These depression era recipes are both delicious and budget-friendly.
“Reduce, Reuse, Recycle” is something we hear a lot of these days, but this not a new concept in the wake of trying to make the world a better place to live, or just a trend to hop on. During the depression era the mantra, “Use it up, wear it out, make it do, or do without” was that time period’s way of life. In a lot of ways, it was similar to how folks who live very frugally try to live now. Recipes used low-cost ingredients and didn’t use anything of convenience. Depression-era recipes were often designed to be filling and made with a small number of ingredients that most families could afford or grow on their own.
The depression era was a time when families prepared just about everything from scratch. Not only did most of our modern conveniences in food not exist yet, but it was really a matter of doing things the cheapest way possible. Just because we are not living during that time period does not mean families are not struggling to make ends meet now or that you can’t employ some good, old-fashioned, made from scratch cooking at home to help you save some money. And, low cost does not mean low in flavor, either! Here are 16 Frugal and Flavorful Depression Era Recipes to try in your own kitchen.
Frugal and Flavorful Depression Era Recipes
Try this classic version of vanilla cake with this Depression Era Vanilla Cake recipe that has no eggs, milk, or butter which were hard to find during the depression era! You can find more Depression Era Dessert Recipes here.
About.com has a great recipe for Depression Era Potato Pancakes that would be perfect for a filling breakfast.
Hamburger SOS is a cheaper version of chipped beef that is a classic depression era recipe. This verison is from Just a Pinch.
Make a classic Depression Meat Loaf with this recipe from Moms who Think.
Lots of families made meat dishes with fish because meat was scarce during World War II. Check out this recipe for Fish Chowder from Taste of Home.
Many people would make their own noodles for pasta dishes because it was too expensive to buy it during the depression era. Here is a great recipe for Homemade Pasta Noodles from the era from Hubpages.
White Bean and Ham Soup was a staple in many households during the Great Depression because it allowed meat to be stretched far and leftovers to be used up. Here is a recipe from Cheap Cooking.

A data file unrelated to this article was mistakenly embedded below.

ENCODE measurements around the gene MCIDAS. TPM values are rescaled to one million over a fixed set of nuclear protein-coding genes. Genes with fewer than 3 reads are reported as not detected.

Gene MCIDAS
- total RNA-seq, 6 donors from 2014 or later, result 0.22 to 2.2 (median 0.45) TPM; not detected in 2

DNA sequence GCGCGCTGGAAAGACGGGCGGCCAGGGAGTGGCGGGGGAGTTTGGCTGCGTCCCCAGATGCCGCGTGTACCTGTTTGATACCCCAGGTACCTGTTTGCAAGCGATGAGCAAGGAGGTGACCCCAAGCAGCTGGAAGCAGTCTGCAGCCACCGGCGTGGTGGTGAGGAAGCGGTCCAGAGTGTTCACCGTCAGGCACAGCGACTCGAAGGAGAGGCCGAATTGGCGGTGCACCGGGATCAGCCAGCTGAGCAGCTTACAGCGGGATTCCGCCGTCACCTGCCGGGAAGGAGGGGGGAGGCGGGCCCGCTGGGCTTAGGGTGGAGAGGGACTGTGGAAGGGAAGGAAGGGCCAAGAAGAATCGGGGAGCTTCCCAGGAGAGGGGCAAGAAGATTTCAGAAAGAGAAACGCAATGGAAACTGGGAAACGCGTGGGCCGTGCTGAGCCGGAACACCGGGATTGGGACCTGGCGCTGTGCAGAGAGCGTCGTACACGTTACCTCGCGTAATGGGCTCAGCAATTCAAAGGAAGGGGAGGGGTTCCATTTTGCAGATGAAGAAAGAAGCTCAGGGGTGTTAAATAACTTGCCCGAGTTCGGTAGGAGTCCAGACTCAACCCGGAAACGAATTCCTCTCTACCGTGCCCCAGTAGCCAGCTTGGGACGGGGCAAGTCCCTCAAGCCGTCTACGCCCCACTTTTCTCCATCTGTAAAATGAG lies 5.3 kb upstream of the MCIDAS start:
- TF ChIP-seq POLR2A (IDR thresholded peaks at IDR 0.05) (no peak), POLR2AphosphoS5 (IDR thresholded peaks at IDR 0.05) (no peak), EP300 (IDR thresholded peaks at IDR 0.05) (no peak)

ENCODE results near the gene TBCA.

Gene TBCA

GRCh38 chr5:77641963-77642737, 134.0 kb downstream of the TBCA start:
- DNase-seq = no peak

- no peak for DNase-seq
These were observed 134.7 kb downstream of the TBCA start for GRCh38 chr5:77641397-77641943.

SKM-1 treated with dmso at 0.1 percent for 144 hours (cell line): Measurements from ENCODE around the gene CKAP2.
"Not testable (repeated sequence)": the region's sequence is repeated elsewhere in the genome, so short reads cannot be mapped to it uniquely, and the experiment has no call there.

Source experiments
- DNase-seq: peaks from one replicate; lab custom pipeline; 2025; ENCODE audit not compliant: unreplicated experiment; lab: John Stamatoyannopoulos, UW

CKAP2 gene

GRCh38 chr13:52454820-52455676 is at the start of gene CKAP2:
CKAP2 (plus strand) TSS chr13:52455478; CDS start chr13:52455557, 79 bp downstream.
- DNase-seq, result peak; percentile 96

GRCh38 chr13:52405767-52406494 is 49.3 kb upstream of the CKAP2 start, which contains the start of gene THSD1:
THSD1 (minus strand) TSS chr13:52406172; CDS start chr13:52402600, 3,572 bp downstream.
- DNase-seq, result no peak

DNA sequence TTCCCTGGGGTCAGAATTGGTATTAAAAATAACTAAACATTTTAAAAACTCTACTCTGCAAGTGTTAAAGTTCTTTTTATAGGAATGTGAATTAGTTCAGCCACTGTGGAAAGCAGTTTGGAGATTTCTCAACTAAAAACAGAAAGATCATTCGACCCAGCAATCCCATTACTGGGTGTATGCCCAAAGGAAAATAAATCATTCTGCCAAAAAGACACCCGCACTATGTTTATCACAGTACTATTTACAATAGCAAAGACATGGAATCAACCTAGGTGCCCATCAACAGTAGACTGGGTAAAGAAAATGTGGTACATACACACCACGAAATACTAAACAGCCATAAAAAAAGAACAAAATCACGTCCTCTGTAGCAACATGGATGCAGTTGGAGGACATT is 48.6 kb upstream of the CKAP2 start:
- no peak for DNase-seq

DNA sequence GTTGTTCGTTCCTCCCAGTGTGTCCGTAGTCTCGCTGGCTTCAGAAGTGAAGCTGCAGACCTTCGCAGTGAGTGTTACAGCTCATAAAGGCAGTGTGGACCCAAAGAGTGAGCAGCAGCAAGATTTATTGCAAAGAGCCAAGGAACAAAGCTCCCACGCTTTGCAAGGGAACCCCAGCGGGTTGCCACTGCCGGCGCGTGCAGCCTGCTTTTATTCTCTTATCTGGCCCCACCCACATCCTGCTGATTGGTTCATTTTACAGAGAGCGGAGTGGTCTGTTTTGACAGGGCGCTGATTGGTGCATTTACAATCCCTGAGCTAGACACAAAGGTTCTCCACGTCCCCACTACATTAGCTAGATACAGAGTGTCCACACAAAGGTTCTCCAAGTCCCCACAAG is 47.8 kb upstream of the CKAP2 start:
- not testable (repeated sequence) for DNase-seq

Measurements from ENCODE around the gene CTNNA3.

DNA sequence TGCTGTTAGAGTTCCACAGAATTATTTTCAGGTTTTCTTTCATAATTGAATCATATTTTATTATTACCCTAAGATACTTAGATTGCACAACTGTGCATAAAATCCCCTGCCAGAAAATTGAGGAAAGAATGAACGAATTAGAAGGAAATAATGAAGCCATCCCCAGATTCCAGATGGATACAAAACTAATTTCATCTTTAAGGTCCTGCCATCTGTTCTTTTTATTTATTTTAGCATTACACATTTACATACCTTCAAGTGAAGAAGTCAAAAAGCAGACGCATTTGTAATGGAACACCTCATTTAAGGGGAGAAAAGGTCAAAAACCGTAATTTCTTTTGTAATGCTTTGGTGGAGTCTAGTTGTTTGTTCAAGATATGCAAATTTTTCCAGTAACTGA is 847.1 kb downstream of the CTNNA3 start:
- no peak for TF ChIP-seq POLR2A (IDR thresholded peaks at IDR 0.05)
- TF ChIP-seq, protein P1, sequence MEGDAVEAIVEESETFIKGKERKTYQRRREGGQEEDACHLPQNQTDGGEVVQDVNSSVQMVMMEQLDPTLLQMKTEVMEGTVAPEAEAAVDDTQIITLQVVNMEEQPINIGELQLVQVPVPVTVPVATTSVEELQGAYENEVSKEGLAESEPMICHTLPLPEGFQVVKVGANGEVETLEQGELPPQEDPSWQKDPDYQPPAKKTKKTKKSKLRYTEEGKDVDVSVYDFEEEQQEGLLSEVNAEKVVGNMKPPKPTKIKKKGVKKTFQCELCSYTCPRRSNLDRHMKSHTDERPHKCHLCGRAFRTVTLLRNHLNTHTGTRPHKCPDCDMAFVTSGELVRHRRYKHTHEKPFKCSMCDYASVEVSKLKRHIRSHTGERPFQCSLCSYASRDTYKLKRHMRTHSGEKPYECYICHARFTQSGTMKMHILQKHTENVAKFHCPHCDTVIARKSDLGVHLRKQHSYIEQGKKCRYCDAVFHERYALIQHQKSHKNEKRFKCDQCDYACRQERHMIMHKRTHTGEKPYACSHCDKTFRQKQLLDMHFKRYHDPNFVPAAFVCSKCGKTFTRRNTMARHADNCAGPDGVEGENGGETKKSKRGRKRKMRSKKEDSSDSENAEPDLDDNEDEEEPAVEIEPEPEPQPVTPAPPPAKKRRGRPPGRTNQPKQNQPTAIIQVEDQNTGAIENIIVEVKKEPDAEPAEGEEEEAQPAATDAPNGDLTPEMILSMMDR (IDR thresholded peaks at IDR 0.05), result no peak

Foraging was a great way to get food for hungry families during the era and this Dandelion Salad from Martha Stewart is a perfect way to try this. One word of warning; if you get your own leaves, make sure no chemicals have been used.
Making bread from scratch was something every home cook did in the depression era and this simple Basic White Bread Recipe is a great one to make at home.
Goulash was another wartime and depression era staple on most dinner tables. Try this recipe for Ida’s Depression Goulash from Big Oven.
Poverty Pie was made from what people could hunt and forage for (rabbit and mushrooms), but you could make it much cheaper without any meat. Unless you happen to be able to hunt rabbit, of course.
These Wartime Vegetable Turnovers from The 1940’s Experiment are perfect for a meatless Monday meal and they remind me of the pasties my grandparents used to make.
Ham and Mashed Potato Pot Pie from Chelsea’s Messy Apron was the perfect filling meal for the Great Depression era as well as a great comfort food.
This Vintage Banana Cake Recipe from Flour on my Face is from the 1930’s.
Have you ever made Survival Casserole like the one on Backdoor Survival? It’s basically made from things you probably already have at home in your pantry!
Have you ever tried Tomato Soup Cake? It was very popular in the depression era and it tastes way better than it sounds!
More Depression Era Tips:
Frugal Depression Era Gardening Tips
Depression Era Tips to Stretch Your Food Budget
8 Depression Era Money Saving Tips
I forgot about tomato soup cake. My grandmother made it all the time. She’s been gone over 50 years and haven’t had since. I forget what type of frosting she used but I bet a cream cheese frosty would be delighty
Just found this blog. I made navy bean/ham soup just a couple of days ago. I am single but was able to make 8 servings for me and will freeze several portions so I don’t get tired of eating it.
Also, the hamburger SOS is something I grew up with. My parents lived through the Depression, I did not! But, the SOS was something that we used often: hamburger, tuna, asparagus, potatoes/peas. We called it something other than SOS – hamburger gravy on …; tuna gravy on…; creamed asparagus (when we didn’t have much of that); creamed peas and new potatoes; etc. A lot of things go well in a white gravy!
Barb Burlock says
Reading a lot of these recipes I plan to try them. We really do not use much in the way of convenience foods in our house but I am always looking for recipes for cheaper but flavourful dishes. Enjoyed the read very much. Thank you.
Julia Schroter says
This is how we ate when I was growing up in the ‘40s & ‘50s, my parents having gone out to look for their first jobs after the Great Stock Market Crash of ‘29.
Just came across your page. GREAT job i love everything i have read.